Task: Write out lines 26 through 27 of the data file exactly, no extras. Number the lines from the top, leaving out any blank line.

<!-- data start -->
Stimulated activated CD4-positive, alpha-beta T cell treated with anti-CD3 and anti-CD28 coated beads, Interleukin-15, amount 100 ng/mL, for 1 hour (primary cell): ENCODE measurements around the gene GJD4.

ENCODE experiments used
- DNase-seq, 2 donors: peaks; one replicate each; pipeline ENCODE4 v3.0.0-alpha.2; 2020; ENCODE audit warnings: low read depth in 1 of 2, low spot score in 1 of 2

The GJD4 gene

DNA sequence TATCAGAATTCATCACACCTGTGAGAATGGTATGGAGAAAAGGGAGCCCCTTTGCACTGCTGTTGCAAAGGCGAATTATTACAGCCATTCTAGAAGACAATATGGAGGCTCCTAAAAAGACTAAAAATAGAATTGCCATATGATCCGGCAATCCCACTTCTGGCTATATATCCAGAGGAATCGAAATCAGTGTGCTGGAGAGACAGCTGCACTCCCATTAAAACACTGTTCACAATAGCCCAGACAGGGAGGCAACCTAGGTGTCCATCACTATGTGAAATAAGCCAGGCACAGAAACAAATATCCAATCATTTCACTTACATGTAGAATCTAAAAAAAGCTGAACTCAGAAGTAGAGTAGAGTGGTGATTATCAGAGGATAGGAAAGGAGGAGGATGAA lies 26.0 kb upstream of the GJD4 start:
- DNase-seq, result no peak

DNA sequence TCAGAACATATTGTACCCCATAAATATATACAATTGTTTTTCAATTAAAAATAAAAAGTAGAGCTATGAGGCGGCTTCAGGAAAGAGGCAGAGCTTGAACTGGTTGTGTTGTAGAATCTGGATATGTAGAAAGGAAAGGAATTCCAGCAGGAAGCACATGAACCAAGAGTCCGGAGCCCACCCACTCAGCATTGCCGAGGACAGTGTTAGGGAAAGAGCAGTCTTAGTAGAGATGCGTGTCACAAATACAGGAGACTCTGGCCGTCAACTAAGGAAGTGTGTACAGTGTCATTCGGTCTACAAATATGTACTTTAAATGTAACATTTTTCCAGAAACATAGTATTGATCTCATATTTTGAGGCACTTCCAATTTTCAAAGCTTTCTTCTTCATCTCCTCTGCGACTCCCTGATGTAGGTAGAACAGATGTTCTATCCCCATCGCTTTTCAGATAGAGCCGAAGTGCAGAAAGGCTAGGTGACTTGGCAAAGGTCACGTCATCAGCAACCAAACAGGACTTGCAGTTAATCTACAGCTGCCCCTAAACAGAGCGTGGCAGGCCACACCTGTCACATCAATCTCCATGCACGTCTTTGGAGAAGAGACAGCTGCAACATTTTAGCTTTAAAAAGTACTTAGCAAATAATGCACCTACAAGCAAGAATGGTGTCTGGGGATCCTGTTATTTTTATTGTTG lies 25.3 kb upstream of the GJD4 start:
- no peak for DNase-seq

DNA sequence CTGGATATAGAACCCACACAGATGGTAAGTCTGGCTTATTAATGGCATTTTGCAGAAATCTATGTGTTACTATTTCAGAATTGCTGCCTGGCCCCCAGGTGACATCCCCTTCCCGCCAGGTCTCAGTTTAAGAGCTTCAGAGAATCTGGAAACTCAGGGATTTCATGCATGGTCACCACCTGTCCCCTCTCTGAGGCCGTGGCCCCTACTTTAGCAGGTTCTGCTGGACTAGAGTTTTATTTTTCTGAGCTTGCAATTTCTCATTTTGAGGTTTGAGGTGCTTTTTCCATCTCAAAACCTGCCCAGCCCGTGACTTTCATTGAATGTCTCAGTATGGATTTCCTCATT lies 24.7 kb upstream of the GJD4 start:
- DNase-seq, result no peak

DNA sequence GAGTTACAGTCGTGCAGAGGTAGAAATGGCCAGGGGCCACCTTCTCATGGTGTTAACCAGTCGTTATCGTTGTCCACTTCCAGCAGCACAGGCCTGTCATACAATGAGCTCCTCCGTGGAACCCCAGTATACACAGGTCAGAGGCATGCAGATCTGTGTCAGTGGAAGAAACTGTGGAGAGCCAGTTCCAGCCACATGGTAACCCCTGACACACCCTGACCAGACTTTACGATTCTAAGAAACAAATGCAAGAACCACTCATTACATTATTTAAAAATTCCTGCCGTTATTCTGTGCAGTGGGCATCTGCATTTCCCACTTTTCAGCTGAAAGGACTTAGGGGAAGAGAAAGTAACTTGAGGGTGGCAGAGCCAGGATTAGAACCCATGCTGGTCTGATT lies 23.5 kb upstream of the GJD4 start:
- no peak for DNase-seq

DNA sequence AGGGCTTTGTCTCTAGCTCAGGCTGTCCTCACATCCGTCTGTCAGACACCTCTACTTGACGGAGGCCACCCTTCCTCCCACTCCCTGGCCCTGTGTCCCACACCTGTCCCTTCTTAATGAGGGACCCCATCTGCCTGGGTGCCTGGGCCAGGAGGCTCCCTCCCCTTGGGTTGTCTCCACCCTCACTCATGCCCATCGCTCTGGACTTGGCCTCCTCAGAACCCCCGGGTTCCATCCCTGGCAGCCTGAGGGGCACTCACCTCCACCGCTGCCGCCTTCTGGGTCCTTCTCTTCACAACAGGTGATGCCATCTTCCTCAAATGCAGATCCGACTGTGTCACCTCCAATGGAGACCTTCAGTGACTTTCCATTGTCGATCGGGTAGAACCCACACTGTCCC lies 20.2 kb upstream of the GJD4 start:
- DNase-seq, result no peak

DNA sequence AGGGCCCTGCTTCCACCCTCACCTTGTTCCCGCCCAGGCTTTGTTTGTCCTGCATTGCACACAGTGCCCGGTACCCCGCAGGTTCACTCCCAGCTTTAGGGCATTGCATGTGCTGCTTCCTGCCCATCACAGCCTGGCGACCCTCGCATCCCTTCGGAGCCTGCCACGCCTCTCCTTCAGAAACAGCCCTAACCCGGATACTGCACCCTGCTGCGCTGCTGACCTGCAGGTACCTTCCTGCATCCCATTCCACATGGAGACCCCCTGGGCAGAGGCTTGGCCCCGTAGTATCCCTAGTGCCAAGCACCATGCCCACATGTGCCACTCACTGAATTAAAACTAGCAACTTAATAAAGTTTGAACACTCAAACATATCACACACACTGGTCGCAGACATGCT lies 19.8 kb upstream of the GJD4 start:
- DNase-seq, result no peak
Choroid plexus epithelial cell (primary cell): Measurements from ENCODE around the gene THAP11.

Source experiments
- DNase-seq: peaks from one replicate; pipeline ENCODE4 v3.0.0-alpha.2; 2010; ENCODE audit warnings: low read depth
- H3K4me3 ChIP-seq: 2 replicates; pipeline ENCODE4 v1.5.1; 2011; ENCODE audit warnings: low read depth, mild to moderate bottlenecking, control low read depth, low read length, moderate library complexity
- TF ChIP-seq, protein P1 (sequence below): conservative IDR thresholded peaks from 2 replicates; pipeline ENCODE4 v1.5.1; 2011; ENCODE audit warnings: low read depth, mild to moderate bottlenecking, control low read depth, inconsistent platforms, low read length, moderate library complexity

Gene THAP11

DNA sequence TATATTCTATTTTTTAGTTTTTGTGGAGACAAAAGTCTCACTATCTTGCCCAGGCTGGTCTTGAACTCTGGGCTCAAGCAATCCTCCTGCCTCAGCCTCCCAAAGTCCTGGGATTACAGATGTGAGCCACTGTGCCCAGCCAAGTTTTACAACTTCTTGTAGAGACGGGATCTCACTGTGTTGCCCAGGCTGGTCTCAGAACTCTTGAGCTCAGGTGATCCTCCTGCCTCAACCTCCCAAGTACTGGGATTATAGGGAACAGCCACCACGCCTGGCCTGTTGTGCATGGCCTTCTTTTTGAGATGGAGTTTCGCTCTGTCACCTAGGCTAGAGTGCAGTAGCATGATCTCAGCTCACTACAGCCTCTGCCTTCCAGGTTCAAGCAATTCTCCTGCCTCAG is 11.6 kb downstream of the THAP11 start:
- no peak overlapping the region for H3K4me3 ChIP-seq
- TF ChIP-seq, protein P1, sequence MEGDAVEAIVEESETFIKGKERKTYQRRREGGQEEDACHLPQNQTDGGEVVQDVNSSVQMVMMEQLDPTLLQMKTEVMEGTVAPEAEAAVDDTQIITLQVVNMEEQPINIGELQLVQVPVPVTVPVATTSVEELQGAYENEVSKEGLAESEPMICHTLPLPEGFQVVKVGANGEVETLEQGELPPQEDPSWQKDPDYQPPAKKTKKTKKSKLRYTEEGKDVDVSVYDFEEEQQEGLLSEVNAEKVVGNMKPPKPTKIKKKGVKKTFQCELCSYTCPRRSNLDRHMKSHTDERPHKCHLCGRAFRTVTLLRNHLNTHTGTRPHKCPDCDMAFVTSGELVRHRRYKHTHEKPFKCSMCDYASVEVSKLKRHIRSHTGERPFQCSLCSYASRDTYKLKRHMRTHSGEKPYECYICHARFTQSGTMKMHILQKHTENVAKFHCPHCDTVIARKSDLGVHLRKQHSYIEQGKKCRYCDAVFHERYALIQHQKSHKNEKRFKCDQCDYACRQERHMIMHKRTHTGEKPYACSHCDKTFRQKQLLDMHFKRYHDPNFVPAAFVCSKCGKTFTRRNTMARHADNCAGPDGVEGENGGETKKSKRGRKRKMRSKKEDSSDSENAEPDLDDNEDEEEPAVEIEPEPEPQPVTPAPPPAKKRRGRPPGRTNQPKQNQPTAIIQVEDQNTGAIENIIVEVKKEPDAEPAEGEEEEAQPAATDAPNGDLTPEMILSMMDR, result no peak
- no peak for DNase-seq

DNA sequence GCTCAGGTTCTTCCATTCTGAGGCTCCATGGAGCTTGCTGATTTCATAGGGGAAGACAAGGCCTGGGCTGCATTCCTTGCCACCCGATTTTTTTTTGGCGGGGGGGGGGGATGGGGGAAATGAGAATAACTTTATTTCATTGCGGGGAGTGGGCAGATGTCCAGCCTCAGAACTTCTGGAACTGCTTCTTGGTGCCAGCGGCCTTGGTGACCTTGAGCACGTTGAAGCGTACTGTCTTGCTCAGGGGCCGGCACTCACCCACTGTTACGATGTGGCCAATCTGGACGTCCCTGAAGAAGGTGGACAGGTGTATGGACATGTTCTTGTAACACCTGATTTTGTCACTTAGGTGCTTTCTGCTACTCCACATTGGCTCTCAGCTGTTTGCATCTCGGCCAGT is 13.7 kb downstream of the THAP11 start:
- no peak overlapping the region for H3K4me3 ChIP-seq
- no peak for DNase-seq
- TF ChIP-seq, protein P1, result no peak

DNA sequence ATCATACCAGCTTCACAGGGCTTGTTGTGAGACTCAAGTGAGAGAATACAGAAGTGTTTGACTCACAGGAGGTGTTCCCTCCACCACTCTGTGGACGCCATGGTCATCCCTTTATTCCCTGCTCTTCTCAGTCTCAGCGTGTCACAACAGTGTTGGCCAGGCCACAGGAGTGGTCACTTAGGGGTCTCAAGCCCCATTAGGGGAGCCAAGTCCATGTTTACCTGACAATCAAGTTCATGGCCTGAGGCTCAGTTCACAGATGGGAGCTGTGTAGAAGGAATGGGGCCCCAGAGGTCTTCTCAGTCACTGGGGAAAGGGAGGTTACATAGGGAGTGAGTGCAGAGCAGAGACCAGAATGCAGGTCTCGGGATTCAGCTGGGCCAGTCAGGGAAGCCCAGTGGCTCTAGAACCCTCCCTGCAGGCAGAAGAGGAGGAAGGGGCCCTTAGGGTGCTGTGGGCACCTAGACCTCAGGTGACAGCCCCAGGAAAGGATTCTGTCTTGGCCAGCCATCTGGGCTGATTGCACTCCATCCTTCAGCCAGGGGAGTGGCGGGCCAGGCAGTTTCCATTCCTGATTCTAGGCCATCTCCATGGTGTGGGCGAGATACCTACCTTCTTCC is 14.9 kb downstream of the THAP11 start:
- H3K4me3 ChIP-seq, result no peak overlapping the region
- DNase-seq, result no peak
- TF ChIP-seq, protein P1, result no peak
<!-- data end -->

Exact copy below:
- no peak for DNase-seq

DNA sequence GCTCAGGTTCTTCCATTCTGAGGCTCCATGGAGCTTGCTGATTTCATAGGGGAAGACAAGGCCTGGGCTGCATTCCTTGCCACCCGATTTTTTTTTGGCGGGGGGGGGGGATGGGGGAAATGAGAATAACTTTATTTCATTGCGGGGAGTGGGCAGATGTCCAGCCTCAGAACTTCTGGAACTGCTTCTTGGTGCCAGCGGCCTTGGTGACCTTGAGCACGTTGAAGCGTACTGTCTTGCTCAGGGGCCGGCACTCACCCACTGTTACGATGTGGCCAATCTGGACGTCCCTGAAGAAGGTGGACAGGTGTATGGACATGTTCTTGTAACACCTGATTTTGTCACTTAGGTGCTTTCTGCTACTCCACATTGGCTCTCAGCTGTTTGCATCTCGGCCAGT is 13.7 kb downstream of the THAP11 start: